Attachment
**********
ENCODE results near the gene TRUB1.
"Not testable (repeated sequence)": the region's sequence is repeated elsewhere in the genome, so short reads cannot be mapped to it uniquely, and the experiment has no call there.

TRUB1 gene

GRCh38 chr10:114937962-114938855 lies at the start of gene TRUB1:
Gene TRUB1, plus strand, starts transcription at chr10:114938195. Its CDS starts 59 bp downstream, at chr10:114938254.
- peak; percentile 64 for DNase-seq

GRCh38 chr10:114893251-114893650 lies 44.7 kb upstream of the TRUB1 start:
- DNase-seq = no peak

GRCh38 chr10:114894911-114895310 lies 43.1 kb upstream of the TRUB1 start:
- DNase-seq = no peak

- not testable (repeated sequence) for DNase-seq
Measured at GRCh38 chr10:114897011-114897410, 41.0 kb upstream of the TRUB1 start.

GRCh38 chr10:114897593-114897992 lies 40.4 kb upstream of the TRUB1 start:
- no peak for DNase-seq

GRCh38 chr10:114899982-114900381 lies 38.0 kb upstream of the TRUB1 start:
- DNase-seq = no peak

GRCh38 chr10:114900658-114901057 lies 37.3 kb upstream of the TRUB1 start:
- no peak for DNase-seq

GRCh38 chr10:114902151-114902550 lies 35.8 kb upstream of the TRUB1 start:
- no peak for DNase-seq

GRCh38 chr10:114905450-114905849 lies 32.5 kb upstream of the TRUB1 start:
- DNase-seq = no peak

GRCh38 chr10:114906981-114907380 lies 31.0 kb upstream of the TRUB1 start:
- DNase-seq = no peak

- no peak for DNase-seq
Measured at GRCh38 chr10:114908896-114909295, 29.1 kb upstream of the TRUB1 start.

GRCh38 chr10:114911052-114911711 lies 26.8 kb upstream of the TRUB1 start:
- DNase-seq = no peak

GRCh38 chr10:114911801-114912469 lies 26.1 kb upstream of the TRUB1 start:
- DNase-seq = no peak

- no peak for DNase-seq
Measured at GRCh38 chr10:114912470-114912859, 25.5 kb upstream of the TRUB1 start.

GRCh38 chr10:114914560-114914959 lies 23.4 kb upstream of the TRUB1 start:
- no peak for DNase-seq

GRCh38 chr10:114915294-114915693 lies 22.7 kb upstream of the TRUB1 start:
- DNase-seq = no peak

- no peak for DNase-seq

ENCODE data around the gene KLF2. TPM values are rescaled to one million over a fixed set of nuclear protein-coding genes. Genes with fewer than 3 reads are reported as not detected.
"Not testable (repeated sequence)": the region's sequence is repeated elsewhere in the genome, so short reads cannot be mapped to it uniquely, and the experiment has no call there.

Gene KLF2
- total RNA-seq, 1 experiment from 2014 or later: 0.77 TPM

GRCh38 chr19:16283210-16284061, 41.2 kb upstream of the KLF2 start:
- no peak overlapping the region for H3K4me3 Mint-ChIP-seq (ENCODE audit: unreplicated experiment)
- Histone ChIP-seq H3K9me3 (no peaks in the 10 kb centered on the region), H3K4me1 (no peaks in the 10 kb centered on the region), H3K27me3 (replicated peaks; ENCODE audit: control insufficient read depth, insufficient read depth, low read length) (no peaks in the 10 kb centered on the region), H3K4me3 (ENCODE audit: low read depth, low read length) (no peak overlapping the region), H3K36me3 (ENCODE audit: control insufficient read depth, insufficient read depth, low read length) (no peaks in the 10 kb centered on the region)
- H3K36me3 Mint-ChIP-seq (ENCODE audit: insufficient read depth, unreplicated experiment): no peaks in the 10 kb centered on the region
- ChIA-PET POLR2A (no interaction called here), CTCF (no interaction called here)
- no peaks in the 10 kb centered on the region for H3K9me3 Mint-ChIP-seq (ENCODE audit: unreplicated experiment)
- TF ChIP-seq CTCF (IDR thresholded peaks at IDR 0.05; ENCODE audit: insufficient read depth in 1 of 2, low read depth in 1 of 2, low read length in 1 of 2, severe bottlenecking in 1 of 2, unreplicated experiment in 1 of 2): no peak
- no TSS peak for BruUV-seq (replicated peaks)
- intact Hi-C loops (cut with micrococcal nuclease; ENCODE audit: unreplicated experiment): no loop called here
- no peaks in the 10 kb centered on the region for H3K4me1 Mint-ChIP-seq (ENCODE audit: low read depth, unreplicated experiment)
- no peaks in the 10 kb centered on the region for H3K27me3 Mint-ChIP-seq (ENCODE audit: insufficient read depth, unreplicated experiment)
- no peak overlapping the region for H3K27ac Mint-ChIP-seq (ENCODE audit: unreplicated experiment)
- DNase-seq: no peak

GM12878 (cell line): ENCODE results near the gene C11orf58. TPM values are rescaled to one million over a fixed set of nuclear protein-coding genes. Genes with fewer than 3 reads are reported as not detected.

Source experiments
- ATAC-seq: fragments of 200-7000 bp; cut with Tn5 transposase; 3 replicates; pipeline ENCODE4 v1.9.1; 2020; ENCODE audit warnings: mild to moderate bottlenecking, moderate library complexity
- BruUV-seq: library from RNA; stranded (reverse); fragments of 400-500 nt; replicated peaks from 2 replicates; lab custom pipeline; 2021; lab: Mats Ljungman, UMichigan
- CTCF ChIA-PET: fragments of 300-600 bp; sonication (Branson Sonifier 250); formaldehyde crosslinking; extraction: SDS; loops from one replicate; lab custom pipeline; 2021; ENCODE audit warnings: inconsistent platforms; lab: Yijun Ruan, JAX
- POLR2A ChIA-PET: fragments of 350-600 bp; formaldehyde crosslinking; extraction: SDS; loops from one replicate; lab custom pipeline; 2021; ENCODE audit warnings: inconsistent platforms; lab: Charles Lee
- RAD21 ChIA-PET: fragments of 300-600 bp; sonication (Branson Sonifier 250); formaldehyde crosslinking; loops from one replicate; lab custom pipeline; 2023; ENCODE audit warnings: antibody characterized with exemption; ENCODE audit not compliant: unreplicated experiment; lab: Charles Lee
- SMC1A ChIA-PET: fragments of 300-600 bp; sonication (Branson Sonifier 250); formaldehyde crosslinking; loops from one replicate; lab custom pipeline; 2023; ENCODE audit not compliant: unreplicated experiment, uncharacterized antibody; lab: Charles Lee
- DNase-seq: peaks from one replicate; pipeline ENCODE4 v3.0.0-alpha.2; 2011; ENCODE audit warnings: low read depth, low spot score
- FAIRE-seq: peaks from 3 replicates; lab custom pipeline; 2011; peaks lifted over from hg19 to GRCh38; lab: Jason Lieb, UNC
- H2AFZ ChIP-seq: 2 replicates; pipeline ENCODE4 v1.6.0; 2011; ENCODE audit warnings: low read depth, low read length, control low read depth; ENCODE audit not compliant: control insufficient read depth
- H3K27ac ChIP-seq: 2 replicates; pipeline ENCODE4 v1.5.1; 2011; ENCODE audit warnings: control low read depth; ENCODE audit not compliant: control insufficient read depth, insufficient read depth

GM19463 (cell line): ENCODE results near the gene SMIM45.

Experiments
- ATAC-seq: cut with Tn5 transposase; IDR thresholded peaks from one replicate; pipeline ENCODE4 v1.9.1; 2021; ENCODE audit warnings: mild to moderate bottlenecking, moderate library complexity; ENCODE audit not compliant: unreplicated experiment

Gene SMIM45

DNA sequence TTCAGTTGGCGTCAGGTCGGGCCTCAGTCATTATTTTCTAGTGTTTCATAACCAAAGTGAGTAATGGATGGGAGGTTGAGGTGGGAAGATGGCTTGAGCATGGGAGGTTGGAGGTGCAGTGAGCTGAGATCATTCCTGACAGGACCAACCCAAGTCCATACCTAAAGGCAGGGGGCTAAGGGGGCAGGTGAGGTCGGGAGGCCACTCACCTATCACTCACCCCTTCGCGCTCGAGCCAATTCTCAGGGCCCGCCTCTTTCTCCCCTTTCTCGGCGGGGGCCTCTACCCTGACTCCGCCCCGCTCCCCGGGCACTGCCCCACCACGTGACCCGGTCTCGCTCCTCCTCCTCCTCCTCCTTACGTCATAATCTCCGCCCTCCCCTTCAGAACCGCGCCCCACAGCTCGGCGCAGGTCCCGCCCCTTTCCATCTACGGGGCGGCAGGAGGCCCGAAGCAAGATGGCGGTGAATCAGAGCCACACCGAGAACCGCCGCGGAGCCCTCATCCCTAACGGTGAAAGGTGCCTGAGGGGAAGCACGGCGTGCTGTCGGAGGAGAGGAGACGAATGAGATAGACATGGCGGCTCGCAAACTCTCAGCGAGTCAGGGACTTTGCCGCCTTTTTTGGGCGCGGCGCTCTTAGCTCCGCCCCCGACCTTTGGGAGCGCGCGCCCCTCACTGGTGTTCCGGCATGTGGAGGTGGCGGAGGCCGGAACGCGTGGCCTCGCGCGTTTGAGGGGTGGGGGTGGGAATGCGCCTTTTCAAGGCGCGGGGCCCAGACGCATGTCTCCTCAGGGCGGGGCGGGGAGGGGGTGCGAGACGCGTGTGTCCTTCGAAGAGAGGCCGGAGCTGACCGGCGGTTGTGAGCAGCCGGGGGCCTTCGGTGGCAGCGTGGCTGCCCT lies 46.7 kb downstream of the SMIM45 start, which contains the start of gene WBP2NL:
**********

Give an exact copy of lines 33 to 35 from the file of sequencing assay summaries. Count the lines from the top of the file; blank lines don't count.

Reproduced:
GRCh38 chr10:114914560-114914959 lies 23.4 kb upstream of the TRUB1 start:
- no peak for DNase-seq

GRCh38 chr10:114915294-114915693 lies 22.7 kb upstream of the TRUB1 start: